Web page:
Michael James Rizza The Topographical Imagination of Jameson, Baudrillard, and Foucault, Noesis/The Davies Group, 2015
Notice on author’s blog
An interview with the author, Michael James Rizza, in Hyperrhiz 12
This in-depth discussion of several canonical theorists — Fredric Jameson, Jean Baudrillard, and Michel Foucault — traces the trajectory of their ideas from one text to the next. It focuses on how these theorists attempt to avoid the problem of representation, as well as humanist subjectivity, even as they imagine the external situations that shape individual identity. Although the author offers in-depth overviews, he does not simply rehearse the theories, such as many introductions to theory do. Instead, he excavates the topographical imagination that results from seeking to constitute the subject from without, from its external situation. He draws forth the organizing figure of each theorist’s spatial thinking—Jameson’s Marxist dialectical levels, Baudrillard’s double spiral of the symbolic and the semiotic, and Foucault’s dual bar of exclusion—which provides readers an innovative way to approach complex ideas.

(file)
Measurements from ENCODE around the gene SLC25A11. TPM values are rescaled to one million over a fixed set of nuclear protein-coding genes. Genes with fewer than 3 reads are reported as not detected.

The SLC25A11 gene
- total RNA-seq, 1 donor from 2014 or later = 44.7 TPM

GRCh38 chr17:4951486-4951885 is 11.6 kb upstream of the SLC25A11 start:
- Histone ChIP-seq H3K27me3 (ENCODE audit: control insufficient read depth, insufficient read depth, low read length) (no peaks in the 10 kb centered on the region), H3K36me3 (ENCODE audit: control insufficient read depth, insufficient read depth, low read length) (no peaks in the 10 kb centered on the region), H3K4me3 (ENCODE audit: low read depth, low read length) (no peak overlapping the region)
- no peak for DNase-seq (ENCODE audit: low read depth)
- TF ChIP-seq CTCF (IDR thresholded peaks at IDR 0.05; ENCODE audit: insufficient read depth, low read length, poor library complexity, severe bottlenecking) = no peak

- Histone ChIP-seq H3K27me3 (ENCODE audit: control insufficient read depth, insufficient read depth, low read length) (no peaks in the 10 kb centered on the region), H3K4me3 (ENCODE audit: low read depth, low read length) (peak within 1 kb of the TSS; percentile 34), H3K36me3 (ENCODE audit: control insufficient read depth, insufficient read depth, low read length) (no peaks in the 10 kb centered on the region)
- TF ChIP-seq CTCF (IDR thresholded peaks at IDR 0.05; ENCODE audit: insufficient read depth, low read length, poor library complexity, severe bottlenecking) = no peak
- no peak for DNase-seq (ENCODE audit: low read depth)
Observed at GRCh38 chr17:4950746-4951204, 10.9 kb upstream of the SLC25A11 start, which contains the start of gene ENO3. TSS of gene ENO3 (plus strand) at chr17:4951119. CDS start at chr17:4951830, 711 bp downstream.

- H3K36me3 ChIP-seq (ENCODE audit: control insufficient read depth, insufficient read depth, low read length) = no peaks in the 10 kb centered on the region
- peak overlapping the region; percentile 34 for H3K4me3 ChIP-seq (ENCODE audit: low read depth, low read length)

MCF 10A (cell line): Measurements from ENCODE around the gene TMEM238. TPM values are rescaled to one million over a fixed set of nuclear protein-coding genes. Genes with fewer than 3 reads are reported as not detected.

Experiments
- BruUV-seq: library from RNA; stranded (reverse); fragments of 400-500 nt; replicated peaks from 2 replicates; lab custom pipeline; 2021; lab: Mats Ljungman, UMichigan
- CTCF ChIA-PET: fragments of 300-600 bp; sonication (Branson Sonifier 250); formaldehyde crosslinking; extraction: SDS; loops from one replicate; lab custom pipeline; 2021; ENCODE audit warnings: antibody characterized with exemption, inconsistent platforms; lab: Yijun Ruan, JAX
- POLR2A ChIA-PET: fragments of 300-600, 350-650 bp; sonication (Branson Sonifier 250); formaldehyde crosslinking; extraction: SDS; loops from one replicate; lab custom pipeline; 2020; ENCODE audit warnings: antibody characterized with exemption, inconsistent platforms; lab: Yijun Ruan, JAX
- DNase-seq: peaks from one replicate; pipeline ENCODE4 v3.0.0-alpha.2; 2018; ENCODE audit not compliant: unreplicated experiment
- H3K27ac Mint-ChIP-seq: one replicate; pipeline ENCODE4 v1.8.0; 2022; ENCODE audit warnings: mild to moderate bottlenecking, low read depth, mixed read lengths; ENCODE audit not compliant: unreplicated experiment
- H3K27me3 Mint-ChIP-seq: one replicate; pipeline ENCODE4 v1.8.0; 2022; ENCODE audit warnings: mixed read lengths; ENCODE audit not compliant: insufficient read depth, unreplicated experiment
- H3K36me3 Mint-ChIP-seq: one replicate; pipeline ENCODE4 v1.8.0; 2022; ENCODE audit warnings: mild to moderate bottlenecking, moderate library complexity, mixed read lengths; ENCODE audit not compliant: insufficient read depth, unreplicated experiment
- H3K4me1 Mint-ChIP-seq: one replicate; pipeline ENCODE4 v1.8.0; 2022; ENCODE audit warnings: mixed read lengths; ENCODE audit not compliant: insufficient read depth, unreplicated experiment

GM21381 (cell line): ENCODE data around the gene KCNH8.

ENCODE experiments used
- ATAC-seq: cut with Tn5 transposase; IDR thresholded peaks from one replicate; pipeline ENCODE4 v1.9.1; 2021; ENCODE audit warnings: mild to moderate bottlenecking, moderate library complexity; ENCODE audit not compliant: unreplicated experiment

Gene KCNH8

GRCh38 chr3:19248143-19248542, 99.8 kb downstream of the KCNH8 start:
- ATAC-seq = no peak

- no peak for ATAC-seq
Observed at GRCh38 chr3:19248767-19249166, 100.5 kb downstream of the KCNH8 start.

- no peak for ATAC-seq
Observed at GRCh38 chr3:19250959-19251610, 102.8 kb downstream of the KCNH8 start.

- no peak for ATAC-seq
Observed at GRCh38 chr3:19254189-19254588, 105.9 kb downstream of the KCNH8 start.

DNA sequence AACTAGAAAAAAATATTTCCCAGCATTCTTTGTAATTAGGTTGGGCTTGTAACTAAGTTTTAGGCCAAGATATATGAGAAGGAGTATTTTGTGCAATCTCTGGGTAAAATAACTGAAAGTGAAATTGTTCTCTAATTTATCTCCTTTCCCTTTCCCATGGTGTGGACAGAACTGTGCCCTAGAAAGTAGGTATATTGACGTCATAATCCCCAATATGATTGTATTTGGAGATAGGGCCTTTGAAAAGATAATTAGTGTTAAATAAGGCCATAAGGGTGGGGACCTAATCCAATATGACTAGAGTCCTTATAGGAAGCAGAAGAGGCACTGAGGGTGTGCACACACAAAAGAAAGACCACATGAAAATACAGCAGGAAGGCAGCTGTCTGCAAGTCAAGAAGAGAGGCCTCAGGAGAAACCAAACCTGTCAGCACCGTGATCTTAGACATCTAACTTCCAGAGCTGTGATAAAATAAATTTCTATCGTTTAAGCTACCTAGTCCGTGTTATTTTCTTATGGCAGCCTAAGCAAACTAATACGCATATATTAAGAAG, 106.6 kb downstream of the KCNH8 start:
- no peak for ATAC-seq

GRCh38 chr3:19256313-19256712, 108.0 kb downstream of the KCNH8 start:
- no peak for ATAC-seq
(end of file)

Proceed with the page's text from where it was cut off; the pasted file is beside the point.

From the Back Cover
The Topographical Imagination of Jameson, Baudrillard, and Foucault is indeed, as Michael James Rizza argues, a collection of several tapestries: a study of three of the most important theorists of the postmodern period, whose individual trajectories are traced over the course of their careers; an exploration of the subject as it evolves from an original Enlightenment model; a consideration of the various organizing figures–system of levels, double-spiral, dual caesura–by which today’s projected worlds are imagined. In the end, readers are provided with an intellectual history that is as wide-ranging–from Spinoza and Kant to Debord and Lefebvre–as it is incisive. And because the theoretical is always informed by a command of literature that is breathtaking in its scope–from Cervantes to Milosz to Borges to Pynchon–the discussions are certain to appeal to an audience of quite varied tastes. Integrating all of this into a seamless whole is not the easiest of tasks, and it is to the book’s great credit that it does so and in such a way as to join clarity with acuity beautifully.
Stacey Olster, Professor of English, Stony Brook University
About the Author
Michael James Rizza (PhD, American Literature) is the author of the award-winning novel Cartilage and Skin, short fiction, and various academic articles. He teaches at Kean University in New Jersey.
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